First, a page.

Breast milk offers natural protection from bacterial infections
(NaturalHealth365) A new study out of Vanderbilt University has determined a complex mixture of proteins, sugars and fats in breast milk offers effective protection against a range of bacterial infections in nursing babies. The researchers found the benefits of breastfeeding to be remarkable including, the delivery of antibacterial substances – which are not present in infant formula and other alternatives to breast milk.
These results were presented at the American Chemical Society annual meeting in Washington DC on August 20, 2017 and published in the ACS Infectious Diseases journal.
Compounds in breast milk effectively impair unwanted bacterial growth
The components of breast milk appear to have the effect of breaking up regions of bacteria in the body that normally form organized clumps. The sugars, proteins and enzymes in breast milk help to dissipate bacteria and allow it to be more easily attacked by the immune system and natural antibacterial agents.
The study is the first of its kind to closely examine the antibacterial properties and health benefits of breast milk to nursing infants. Best of all, these (natural) antibiotics are non-toxic, unlike synthetic antibiotics produced by the pharmaceutical industry that threaten digestive (and immune) health.
For example, Group B Strep was tested specifically – as it is one of the most common causes of infections in newborns across the world. It was determined that properties within breast milk help to weaken and kill the streptococci bacteria very effectively.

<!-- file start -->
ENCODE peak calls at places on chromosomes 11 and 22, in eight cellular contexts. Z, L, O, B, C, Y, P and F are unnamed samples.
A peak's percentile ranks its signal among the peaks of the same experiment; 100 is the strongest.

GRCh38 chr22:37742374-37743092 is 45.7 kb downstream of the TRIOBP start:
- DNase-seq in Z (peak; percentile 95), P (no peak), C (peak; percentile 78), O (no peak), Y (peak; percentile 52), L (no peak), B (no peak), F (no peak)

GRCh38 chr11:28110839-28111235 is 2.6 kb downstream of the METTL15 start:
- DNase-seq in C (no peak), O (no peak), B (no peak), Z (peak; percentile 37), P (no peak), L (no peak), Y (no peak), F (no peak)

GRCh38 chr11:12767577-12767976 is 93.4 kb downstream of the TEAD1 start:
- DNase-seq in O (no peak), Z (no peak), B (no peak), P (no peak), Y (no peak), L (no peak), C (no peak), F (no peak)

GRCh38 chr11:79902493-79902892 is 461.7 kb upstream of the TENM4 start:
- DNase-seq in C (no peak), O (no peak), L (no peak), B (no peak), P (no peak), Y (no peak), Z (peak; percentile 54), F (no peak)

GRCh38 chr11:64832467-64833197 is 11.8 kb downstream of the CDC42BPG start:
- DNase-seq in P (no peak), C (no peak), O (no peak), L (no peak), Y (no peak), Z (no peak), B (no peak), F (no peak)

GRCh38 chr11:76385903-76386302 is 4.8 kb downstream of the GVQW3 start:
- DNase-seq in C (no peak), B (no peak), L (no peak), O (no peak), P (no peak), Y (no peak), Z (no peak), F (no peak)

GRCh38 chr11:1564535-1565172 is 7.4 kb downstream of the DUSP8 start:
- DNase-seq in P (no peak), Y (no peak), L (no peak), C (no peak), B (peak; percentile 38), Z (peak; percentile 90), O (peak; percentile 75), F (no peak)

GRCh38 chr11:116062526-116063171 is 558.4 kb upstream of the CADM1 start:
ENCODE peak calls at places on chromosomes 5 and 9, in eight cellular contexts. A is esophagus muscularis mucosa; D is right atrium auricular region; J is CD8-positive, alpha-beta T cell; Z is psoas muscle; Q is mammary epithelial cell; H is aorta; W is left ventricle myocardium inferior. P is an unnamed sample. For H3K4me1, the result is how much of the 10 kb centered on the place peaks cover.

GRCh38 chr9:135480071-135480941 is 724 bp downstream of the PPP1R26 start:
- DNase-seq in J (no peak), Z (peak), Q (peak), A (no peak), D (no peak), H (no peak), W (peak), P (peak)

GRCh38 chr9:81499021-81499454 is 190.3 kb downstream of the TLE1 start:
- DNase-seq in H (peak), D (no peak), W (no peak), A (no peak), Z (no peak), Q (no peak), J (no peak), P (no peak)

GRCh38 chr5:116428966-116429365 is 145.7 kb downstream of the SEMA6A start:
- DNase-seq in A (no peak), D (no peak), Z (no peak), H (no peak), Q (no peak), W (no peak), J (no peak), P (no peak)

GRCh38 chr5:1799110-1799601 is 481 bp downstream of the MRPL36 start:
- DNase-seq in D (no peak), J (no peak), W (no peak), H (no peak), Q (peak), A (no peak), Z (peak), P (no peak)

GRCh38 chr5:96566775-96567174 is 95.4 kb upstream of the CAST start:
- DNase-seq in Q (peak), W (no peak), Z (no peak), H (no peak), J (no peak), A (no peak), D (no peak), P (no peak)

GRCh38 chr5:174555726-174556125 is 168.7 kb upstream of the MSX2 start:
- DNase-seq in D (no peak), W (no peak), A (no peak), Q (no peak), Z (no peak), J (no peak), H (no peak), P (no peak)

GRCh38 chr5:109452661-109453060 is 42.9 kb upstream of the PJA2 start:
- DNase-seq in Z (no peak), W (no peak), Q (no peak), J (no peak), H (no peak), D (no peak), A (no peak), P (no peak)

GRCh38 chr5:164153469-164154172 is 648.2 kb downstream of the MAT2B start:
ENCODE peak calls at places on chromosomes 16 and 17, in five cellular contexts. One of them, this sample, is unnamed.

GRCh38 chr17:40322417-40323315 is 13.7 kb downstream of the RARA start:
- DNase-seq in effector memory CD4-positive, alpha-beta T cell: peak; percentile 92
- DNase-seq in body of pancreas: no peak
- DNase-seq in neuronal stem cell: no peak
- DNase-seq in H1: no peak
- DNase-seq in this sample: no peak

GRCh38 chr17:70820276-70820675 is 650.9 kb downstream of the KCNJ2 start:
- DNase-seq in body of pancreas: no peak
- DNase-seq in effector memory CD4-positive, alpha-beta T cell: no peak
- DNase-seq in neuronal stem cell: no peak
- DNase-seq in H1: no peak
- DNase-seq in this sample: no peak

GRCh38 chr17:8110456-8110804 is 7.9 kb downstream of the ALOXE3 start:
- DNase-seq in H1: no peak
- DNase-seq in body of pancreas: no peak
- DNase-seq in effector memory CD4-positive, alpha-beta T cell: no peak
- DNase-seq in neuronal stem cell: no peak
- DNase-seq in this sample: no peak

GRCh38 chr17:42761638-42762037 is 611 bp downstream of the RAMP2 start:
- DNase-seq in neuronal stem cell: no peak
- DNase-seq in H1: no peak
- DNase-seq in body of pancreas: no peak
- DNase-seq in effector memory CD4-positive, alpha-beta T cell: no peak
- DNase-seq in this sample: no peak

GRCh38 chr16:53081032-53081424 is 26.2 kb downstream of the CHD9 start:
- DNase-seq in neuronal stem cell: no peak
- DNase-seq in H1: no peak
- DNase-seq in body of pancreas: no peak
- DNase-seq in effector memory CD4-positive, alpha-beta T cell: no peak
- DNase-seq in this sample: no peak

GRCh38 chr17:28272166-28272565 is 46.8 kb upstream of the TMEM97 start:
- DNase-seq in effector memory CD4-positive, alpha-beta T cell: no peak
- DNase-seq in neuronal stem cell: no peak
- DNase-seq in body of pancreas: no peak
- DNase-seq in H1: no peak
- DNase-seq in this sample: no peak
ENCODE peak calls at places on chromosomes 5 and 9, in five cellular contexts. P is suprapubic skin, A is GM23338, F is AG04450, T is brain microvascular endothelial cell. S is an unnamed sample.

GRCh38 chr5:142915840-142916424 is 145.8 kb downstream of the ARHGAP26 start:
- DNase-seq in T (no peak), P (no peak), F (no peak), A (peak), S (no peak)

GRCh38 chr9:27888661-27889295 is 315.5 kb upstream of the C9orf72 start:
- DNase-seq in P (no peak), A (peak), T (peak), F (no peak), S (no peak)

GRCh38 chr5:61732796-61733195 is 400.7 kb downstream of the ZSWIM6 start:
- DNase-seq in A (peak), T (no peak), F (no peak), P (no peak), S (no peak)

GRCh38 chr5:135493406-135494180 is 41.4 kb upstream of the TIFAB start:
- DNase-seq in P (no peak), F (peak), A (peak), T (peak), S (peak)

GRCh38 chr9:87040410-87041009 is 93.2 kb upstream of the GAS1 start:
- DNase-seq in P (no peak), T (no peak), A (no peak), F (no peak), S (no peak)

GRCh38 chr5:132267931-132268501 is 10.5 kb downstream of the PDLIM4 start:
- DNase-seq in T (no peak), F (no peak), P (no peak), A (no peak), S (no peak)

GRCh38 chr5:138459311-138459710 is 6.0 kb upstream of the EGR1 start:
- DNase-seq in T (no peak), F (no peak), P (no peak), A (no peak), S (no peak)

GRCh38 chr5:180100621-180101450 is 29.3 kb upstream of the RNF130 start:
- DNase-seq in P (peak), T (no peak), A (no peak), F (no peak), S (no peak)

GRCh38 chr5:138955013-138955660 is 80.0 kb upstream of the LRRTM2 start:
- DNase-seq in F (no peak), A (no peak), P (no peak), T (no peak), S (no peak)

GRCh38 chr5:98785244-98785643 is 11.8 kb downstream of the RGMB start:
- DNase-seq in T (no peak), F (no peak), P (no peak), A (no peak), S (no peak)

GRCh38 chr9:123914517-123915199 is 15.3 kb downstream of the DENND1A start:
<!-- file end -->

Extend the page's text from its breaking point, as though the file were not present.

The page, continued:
Benefits of breastfeeding include “synthetic lethality” against infections
The researchers did not look for antibacterial properties specifically in the milk; instead carbohydrates and sugars were examined. The effects of sugars and proteins combined in breast milk had been until now unexplored.
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For the study, samples of human breast milk were collected from different donor women and the carbohydrate portions isolated. The components were examined via mass spectrometry to look at a range of biomolecules simultaneously. Once isolated, the compounds were put into Streptococci bacteria cultures and the effects studied under a microscope.
It was found that the compounds in breast milk killed the harmful bacteria directly while also impeding their ability to cluster and form protective biofilms to further their development. Simply put, the compounds effectively killed Strep bacterial cultures.
The researchers found these helpful compounds in breast milk first soften their bacterial targets, then move in for the kill. This is referred to as “synthetic lethality,” and lab-developed antibacterial agents with these qualities are highly-prized.
Breast milk helps to eliminate the threat of the most common pathogens – worldwide
It was found that some of the sugars in breast milk also help to enhance other antimicrobial agents within it. There is strong evidence the compounds in breast milk could be highly effective against the spectrum of six bacteria referred to as ESKAPE pathogens; these include Staphylococcus aureus, Enterococcus faecium, Klebsiella pneumonia, Acinetobacter baumannii, Enterobacter species and Pseudomonar aeruginosa – the leading causes of disease and infection across the world.
In addition to underscoring the benefits of breastfeeding for the developing child, these research results clearly reveal the power of nature to protect our lives. Western medicine would better serve society by embracing its concepts.
Sources for this article include:
Food & Nutrition
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